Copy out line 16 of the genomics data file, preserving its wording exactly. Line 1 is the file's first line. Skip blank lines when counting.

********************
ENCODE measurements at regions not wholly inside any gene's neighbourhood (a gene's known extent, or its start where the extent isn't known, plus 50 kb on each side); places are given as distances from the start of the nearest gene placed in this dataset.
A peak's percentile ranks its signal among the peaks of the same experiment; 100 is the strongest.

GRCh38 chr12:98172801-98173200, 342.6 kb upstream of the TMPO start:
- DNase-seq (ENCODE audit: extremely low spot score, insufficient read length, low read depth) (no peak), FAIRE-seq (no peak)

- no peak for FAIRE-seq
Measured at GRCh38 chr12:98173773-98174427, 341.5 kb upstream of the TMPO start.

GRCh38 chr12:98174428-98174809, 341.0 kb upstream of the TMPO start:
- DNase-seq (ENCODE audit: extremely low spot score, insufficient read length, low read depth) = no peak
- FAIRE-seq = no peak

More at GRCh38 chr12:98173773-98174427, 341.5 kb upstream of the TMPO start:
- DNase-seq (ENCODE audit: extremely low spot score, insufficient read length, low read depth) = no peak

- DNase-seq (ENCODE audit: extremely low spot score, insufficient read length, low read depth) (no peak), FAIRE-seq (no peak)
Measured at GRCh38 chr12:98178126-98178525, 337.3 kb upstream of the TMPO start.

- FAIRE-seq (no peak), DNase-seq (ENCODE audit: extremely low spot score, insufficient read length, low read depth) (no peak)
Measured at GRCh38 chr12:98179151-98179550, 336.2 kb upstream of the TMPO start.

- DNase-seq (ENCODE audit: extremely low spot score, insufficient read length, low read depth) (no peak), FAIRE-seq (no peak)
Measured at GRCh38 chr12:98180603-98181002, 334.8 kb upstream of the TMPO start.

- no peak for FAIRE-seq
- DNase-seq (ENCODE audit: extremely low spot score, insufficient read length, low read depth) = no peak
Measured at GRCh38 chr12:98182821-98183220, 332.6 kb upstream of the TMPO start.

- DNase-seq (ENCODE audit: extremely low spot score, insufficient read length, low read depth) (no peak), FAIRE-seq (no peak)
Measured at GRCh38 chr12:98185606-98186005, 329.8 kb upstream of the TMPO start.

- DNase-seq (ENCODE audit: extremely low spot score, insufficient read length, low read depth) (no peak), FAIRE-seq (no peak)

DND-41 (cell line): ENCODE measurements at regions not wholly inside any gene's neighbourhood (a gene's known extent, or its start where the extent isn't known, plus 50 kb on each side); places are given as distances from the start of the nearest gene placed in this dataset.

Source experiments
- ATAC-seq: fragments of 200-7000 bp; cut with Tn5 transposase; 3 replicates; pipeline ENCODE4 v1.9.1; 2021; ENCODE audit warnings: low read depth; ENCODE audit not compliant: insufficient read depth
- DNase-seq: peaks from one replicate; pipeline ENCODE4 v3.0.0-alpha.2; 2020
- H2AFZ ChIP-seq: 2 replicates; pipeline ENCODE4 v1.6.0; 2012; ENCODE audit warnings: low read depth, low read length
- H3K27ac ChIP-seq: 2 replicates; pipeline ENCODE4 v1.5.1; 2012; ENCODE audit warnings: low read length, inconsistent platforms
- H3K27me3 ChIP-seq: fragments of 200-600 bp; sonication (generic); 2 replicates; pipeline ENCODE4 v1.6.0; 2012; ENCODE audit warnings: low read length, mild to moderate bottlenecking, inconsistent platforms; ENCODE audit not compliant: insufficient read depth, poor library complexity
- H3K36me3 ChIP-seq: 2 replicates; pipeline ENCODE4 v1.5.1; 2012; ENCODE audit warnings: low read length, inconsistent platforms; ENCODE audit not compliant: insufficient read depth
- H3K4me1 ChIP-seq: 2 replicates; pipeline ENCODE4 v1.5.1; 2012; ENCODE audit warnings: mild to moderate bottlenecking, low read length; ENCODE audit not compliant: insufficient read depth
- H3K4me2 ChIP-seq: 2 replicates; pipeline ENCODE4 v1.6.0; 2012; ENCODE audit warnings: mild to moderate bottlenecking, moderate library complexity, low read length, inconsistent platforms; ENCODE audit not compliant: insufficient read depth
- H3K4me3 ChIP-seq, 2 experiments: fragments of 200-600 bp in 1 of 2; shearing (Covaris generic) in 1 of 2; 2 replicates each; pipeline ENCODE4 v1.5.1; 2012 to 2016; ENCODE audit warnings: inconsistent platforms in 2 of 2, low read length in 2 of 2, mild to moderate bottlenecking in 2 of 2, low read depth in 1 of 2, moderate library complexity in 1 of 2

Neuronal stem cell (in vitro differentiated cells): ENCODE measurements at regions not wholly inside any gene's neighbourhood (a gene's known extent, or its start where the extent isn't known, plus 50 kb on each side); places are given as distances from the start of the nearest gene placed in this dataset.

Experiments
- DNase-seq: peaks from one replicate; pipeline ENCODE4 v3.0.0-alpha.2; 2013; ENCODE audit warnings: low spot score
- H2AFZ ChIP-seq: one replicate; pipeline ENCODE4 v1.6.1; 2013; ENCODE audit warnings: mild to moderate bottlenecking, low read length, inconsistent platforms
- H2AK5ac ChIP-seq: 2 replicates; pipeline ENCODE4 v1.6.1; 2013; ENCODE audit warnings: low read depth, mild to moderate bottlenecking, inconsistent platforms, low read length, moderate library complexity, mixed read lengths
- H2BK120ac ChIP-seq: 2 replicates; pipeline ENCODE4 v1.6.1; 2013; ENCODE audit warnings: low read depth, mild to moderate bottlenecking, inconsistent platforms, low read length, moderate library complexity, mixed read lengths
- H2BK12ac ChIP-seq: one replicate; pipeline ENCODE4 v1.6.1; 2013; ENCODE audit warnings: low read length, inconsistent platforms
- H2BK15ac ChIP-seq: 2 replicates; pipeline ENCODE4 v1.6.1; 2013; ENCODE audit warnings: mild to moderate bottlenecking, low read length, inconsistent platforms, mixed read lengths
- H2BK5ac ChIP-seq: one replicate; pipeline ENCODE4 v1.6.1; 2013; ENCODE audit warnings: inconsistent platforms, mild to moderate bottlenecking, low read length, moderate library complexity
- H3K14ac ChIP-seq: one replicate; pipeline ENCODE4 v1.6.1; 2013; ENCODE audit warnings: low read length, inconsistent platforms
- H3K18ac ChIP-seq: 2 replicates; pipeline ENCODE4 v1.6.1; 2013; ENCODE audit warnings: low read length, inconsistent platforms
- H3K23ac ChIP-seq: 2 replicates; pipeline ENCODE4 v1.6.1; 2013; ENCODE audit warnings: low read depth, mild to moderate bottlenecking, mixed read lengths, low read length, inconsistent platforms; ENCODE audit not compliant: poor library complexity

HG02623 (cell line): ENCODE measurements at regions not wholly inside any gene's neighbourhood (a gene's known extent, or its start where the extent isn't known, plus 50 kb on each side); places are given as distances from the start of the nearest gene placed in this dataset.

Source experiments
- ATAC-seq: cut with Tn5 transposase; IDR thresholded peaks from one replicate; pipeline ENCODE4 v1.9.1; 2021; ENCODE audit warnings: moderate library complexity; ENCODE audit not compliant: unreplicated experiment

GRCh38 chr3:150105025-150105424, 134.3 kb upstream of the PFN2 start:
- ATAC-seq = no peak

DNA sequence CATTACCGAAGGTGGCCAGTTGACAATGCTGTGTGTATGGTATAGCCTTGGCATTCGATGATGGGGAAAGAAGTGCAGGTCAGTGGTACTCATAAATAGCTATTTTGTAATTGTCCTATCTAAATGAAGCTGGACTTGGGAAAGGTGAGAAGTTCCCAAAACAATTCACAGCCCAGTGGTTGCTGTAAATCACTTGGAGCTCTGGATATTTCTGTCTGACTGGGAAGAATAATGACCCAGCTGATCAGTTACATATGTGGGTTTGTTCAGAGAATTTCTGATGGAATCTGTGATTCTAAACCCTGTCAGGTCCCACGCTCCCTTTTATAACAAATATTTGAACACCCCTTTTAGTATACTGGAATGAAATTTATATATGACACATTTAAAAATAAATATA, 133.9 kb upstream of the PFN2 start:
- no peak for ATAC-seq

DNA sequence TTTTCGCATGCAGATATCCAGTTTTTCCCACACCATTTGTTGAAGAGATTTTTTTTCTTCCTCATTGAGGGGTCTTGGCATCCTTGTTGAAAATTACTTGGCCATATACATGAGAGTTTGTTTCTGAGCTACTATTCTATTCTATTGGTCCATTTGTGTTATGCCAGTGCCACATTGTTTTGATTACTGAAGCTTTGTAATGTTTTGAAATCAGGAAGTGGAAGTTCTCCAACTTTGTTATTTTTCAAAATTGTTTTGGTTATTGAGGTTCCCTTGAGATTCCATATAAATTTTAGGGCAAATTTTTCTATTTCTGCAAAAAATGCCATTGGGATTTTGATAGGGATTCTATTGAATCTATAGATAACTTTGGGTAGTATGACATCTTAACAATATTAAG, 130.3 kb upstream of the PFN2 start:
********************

- DNase-seq (ENCODE audit: extremely low spot score, insufficient read length, low read depth) (no peak), FAIRE-seq (no peak)